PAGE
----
This sound profile by Jessica Dooley is one example that I hope to follow with my digital artefact.

Dooley discovers the premise of ‘What’s Hidden’ with Cindy, and the secret garden located in the middle of Sydney.  Dooley uses sound clips from the garden, music, and the voice overs of Cindy and her mum, to piece together an impression of Cindy’s connection to the garden, and her grandmother.

This piece provides a template that I could follow with my project. Including the added factors of video and multiple images.

The profile itself is not amazing. The audio is poor quality in some places, and you do not get to see much of the garden itself. But the structure provides a new insight into sound profiles.


7. Jackson, H. (2015). Hillary Jackson’s Sound Profile. Retrieved 15 April 2016, from https://soundcloud.com/hfjackson/hillary-jacksons-sound-profile

This sound profile by Hillary Jackson details the thoughts of tourists visiting Hollywood’s Walk of Fame. Its main voice is that of an older man speaking about how the hands imprinted in the ground seem larger-than-life.

This piece is another example of sound profile that I could attempt to mimic in my digital artefact. Rather than describe who a person is, I could have them detail one single moment, or a certain event.

The audio of this piece is not great, there is a lot of background noise, and there is not much editing or adding of music. The structure of the profile is what makes it interesting.


8. O’Brien, S. (2011). ABC OPEN: Flowing Sounds of UOW || From Project: The Illawarra Sound Profile Project. Open.abc.net.au. Retrieved 15 April 2016, from https://open.abc.net.au/explore/1514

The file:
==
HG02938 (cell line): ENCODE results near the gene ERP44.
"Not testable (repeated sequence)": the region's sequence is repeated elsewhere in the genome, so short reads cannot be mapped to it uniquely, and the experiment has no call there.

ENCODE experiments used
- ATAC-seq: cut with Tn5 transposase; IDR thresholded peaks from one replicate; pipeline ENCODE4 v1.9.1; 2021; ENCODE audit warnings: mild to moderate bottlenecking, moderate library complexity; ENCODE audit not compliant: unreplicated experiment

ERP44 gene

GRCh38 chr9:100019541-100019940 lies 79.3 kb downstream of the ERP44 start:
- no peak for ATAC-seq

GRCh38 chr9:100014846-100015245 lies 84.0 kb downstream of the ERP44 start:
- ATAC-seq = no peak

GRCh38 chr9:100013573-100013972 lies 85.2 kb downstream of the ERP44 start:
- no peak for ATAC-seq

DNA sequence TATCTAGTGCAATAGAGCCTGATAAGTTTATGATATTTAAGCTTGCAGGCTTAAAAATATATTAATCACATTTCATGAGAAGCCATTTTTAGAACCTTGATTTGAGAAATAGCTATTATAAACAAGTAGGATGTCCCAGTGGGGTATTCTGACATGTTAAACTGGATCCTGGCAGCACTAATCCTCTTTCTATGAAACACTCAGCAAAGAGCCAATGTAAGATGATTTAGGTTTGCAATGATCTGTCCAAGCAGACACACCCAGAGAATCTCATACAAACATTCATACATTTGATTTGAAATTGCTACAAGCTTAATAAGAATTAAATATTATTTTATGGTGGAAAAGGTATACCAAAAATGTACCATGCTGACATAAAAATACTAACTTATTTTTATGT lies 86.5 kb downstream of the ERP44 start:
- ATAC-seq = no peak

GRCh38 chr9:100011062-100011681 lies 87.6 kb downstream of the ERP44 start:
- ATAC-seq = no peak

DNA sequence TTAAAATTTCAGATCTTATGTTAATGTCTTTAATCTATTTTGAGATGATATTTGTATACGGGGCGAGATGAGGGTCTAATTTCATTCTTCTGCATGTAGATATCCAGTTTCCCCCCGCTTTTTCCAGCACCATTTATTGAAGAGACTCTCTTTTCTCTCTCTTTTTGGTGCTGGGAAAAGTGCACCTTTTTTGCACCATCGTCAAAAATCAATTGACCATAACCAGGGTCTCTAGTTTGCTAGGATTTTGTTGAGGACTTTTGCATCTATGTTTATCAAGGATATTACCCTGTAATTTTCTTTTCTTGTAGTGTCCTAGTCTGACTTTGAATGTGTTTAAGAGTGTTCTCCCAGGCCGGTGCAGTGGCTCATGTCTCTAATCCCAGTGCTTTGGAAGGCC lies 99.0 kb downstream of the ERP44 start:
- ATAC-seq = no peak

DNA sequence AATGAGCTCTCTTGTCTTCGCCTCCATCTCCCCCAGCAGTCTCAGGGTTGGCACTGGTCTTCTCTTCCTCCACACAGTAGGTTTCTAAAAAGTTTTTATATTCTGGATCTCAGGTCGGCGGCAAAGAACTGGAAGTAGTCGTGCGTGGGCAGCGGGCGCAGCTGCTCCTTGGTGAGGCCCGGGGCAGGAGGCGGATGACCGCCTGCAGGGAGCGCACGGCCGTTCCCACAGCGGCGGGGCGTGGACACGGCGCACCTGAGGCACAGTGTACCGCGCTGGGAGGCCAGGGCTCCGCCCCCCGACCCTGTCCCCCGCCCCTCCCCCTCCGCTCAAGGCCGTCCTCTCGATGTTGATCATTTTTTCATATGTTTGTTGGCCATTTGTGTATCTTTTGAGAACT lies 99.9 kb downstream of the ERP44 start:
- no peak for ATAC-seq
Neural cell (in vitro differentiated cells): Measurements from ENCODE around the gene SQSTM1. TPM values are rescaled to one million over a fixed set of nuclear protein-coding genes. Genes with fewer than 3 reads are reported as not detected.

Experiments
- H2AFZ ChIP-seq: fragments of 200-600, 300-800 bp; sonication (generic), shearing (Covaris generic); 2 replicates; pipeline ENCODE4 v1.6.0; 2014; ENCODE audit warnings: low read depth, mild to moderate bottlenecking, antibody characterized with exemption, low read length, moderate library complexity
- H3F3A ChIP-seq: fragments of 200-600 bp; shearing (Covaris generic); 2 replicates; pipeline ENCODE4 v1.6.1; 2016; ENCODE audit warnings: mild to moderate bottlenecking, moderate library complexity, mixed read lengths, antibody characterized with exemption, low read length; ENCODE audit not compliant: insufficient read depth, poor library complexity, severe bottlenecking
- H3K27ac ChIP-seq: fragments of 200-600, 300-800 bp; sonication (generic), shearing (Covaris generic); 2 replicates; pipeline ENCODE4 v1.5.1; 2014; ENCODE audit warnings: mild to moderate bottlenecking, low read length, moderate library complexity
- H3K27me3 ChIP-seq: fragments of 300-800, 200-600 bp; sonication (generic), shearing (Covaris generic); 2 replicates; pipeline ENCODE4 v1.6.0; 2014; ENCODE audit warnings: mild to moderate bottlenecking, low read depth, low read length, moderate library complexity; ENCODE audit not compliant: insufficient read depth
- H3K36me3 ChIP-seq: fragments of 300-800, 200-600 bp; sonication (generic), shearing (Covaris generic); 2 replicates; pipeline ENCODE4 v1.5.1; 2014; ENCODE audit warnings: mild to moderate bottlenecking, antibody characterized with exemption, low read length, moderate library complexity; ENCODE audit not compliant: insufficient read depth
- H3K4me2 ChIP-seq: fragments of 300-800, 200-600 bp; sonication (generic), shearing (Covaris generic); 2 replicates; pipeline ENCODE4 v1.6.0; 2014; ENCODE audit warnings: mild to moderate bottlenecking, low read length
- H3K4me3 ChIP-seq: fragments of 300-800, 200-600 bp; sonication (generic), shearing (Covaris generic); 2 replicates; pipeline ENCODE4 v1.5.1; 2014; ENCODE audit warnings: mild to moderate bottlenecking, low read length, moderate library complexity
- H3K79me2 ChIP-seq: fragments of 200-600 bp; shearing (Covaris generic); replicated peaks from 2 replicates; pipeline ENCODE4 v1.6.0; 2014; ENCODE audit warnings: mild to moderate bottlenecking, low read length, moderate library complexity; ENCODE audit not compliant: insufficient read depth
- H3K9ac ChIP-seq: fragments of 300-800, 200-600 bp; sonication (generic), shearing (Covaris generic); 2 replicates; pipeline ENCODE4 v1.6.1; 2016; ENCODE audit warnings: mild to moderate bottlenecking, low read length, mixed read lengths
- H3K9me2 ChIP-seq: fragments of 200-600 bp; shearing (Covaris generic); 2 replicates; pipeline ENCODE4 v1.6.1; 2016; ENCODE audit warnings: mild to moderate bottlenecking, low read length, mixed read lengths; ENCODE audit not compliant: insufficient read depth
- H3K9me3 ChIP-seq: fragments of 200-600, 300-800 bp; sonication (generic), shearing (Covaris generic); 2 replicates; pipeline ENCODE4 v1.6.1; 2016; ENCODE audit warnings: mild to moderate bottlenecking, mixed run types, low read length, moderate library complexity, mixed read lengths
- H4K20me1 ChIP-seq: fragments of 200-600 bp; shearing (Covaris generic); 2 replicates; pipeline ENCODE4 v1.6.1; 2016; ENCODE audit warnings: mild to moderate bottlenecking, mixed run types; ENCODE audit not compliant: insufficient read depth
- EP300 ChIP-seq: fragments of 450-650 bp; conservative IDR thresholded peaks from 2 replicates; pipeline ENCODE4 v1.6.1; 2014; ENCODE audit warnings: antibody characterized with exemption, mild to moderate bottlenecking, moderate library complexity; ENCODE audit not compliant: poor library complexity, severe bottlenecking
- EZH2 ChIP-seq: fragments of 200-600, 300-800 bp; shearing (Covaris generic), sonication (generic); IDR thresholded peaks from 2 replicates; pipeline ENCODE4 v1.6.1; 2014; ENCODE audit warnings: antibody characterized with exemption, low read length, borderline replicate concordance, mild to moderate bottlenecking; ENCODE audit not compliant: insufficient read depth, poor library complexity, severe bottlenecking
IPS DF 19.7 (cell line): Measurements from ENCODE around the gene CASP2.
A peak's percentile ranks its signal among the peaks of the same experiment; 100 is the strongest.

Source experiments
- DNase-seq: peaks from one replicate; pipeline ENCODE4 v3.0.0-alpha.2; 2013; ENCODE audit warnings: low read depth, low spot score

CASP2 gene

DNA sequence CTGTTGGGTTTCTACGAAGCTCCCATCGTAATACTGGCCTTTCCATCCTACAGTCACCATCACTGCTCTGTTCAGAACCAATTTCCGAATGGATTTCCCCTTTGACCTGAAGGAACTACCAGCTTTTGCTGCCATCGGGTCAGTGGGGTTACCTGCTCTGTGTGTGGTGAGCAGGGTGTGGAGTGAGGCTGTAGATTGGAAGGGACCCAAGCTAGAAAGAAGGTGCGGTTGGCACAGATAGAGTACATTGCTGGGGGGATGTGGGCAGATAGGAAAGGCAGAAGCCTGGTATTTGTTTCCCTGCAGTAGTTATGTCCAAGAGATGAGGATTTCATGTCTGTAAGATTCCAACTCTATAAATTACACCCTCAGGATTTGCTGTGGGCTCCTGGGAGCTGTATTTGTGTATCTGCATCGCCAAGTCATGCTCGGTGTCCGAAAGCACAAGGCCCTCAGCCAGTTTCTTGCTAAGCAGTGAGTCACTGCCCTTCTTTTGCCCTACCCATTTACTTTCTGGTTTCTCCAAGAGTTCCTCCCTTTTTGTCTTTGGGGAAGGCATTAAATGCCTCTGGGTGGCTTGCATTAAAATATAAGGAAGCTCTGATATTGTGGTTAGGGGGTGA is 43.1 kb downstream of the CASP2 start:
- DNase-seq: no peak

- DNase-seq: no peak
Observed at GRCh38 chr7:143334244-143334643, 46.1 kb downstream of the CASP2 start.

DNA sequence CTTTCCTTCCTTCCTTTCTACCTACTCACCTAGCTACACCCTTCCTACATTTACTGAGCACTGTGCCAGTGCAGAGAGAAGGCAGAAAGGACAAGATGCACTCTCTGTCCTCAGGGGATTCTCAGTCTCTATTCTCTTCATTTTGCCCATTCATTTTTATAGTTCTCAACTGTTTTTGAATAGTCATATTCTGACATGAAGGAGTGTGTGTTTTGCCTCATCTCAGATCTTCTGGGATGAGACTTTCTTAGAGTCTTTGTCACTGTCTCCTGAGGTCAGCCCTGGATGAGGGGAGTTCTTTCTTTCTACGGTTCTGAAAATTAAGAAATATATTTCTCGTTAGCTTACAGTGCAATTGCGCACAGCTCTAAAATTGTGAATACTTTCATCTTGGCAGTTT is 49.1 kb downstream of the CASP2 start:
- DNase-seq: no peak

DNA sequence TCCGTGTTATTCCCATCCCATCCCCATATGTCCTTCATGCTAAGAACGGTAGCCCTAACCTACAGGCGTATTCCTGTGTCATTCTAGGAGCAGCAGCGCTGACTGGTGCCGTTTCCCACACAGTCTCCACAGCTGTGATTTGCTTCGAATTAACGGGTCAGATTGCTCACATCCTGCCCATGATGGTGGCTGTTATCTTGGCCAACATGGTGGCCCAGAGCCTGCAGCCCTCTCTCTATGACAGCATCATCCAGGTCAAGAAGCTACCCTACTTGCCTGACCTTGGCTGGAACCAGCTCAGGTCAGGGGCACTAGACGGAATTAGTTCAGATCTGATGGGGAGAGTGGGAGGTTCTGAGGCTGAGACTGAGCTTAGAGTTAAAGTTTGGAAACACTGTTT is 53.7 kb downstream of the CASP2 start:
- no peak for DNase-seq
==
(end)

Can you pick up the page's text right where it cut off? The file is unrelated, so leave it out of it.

Although Sean O’Brien is credited with this online piece, it was actually written by Robert Virtue.

Virtue writes about the diversity of sound in our everyday environment, and how this can contribute to peaceful study. I relate to his thoughts on ‘active listening’ to the environment around you. As I listen back to the raw audio of my first few profiles and discover the birds or people chattering the background.

The biggest issue with this piece is that Virtue directly mentions the sound piece that he had created, and yet the link leads to an error page on Soundcloud. He also skims over the technical part of his experience at the ABC; something that I would have found very informative.


9. Feshuk, J. (2013). 50 People 1 Question: What makes you unique?. Retrieved from https://www.youtube.com/watch?v=IsGCufrLqOM

This vox-pop style video shows the reactions and answers 0f 50 people from Feshuk’s highschool answering the question, “What makes you unique?” The answers range from curly hair, to genetics, to lack of materialism.

This video provides another avenue that my sound profiles could take. Rather than recreating the sounds of the passions these people have, I could have them answer this question.

The Youtube video is quite obviously made by a highschool student without much experience. Although it is insightful to watch, the quality of the audio and video are poor, and the editing is very basic. However, the question is well-designed to obtain good reactions and answers from the interviewees.


10. Mitchell, S. (2015). JRNL102- Assessment One- The Changing Face of Home. Retrieved 16 April 2016, from https://soundcloud.com/sara-259098037/jrnl-102-assessment-one-the-changing-nature-of-home

This sound profile by Sara Mitchell details the impending struggle that her mother, Joni, will soon face in the form of hip surgery.

The approach Mitchell takes has minimal background sound; leaving Joni’s voice carry her story and her feelings of leaving home for 2 weeks to recuperate in hospital. This serves as yet another pathway that I could lead my digital artefact down. The sense of fear and nervousness is obvious; an emotional piece that I would like to replicate.

The piece is very basic, with no voice editing and very simple background noise that abruptly cuts off at one point; which ruins the mood of the piece temporarily. But overall an empathic sound profile, despite this failure.